All Articles

GPX Fixer.

The app

For runners and cyclists who also happen to be data freaks and builders, a GPS tracker is a must-have tool. Sometimes things go wrong, so I built a tool that helps fix messed up GPX files.

Simple GPS trackers struggle when the signal is low. Apps like Strava allow users to pause in progress activities, leading to ineviteble “oops I forgot to unpause” moments. In either case, you can end up with GPX files where you’ve managed to cycle across warehouses and through a cove:

Broken GPX

So, what do you do if you have a GPX file like this, you know where you actually went, and you want things rectified? Introducing… the GPX Fixer.

Load a GPX file, drag and drop existing points, double-click off of the line to add new points, and right click on a node to remove a point. Hit save to download the modified GPX.

Fixed GPX


The tech

This is a re-hash of a previous project I did to fix the same issue. The previous iteration ran on Google’s App Engine and used the Strava API to both download and re-upload corrected GPX files.

Problems with that iteration were:

  • I never built any front end UI for letting an arbitrary user log in via Strava, I just used it for a personal tool and hardcoded my credentials.
  • I never actually pushed it to an App Engine instance. I ran it locally when I wanted to fix something. This became a pain as I only used the tool every few months, so I had to sort out the local development story on App Engine every time.
  • I used the this Python API wrapper, but beyond that, nothing special happened in the Python side of things. It was a bit overkill.

So with this iteration:

  • It runs from my Digital Ocean droplet.
  • No Strava API integration. Users open a GPX file and download the corrected GPX file. This makes the tool a bit more generic, but is still useful for Strava users.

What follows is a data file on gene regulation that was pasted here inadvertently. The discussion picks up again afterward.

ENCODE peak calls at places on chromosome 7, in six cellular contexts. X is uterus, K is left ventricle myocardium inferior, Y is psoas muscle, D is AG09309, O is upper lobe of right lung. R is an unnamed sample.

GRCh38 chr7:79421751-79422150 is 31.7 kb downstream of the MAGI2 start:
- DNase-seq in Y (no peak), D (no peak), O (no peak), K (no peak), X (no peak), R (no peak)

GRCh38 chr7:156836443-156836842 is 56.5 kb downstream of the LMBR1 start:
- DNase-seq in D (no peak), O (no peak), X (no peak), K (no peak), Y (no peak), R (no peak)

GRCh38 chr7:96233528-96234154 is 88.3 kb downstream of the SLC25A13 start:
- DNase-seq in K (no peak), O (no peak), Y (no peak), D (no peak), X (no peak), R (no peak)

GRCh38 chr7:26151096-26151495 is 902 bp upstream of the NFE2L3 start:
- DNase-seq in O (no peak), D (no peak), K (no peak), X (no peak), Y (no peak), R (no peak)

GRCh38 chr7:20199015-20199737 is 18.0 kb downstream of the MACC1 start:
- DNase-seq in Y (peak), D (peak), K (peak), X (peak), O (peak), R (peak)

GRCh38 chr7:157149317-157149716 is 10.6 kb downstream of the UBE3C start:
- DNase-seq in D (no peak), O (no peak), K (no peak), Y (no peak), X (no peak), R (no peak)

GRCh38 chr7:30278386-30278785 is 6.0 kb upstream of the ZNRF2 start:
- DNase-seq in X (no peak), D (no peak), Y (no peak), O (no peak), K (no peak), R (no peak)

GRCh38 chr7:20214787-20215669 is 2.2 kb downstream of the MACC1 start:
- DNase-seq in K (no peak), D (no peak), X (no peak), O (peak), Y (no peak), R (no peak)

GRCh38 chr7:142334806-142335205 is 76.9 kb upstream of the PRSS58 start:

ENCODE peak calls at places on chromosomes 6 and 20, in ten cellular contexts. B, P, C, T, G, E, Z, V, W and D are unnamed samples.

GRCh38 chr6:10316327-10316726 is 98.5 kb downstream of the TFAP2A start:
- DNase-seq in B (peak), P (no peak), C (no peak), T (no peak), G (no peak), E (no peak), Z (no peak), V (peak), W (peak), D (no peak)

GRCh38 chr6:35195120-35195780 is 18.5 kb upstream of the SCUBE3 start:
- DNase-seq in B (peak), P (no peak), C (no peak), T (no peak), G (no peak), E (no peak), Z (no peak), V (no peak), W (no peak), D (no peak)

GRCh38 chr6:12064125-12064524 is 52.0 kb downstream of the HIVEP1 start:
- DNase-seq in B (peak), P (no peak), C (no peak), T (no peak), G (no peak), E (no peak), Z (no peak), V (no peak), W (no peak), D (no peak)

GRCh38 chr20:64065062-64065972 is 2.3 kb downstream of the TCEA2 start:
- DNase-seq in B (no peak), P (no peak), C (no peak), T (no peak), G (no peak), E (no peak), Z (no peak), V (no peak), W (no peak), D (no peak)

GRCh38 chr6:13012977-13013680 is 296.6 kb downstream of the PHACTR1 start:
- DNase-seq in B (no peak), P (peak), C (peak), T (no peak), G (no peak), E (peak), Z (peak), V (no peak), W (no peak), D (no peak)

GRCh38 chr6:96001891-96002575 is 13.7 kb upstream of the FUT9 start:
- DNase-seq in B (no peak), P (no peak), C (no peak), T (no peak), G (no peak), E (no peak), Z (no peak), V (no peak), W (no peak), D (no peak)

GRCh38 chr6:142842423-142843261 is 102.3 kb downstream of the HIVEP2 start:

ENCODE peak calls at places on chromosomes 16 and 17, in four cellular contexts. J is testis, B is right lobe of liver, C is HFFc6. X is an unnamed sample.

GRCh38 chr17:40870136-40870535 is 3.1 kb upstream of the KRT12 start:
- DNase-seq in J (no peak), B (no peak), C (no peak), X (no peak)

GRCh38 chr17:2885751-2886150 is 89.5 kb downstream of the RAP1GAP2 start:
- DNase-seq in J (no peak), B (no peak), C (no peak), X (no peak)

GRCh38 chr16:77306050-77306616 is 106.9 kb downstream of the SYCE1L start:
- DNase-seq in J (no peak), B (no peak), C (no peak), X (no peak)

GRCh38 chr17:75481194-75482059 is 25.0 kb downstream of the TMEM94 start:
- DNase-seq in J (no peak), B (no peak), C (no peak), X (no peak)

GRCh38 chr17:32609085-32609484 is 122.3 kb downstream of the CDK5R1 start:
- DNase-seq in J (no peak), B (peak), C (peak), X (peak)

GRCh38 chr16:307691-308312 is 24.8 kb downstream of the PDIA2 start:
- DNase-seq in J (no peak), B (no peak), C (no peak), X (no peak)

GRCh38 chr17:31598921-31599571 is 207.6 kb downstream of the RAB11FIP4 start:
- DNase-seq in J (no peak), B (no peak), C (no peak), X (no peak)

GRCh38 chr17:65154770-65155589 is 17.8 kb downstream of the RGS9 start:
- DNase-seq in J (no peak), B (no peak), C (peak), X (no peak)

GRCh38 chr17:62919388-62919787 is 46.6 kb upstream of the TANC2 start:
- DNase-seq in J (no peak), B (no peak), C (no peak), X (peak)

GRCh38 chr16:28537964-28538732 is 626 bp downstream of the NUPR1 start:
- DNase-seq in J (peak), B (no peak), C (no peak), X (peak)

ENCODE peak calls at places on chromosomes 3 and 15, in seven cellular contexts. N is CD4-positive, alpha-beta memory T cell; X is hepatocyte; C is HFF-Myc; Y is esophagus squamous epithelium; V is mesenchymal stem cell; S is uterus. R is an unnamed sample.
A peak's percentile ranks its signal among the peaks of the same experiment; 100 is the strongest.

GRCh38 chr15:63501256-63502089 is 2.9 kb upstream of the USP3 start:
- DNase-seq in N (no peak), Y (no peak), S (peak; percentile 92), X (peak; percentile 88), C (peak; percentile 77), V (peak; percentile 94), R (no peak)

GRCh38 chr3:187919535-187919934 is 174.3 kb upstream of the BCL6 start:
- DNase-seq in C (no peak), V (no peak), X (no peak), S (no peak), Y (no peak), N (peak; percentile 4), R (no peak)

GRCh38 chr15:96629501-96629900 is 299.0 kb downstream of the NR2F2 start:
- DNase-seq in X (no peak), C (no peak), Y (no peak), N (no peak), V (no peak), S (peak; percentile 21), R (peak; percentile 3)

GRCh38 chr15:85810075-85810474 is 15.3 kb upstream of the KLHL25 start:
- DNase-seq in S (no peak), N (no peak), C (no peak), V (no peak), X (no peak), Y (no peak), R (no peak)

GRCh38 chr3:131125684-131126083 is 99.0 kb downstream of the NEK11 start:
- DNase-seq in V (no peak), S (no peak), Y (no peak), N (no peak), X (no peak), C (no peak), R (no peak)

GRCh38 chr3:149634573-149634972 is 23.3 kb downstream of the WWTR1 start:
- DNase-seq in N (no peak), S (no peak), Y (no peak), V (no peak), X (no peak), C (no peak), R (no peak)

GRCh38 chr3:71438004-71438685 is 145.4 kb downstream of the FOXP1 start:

• No Python backend, it’s just HTML/JS/CSS. The only Javascript libraries used are the Google Maps API, Google Analytics, and jQuery. When a user fixes a GPX file, it is done entirely client side. No user data is transmitted to me.

Still, there are problems with this iteration:

  • UX bugs like double clicking on the line to add a node doesn’t work, no undo support.
  • Could do with a help button + modal explaining how to use the tool.
  • It doesn’t handle large GPX files very well. It’s slow. We need some extra UX like a spinner or something.

Lessons learned

  • I feel like a noob when writing Javascript, everytime. I want to use all the new framework hotness, but I get by with writing mostly plain-old Javascript with a bit of jquery.
  • This is probably better as a pure client-side tool in this iteration than the server side integration like the previous iteration. If I were to re-add Strava integration, it would be neat to do this from the client as well rather than proxying through some Python backend.
  • The app could do with a help dialog explaining the controls.

Is this useful for others?

This isn’t the only tool out there doing similar. I found this list. It looks like most of the tools are desktop applications, which is a barrier to entry for use these days. The one web based application I could find that didn’t require a log-in had some automated route fixing (eg snapping to roads), but wasn’t very intuitive when I tried to use it.

So, my version maybe fills a gap for some folks. I think I’ll post it to reddit or share it with some Strava-using friends and see if it get’s any interest.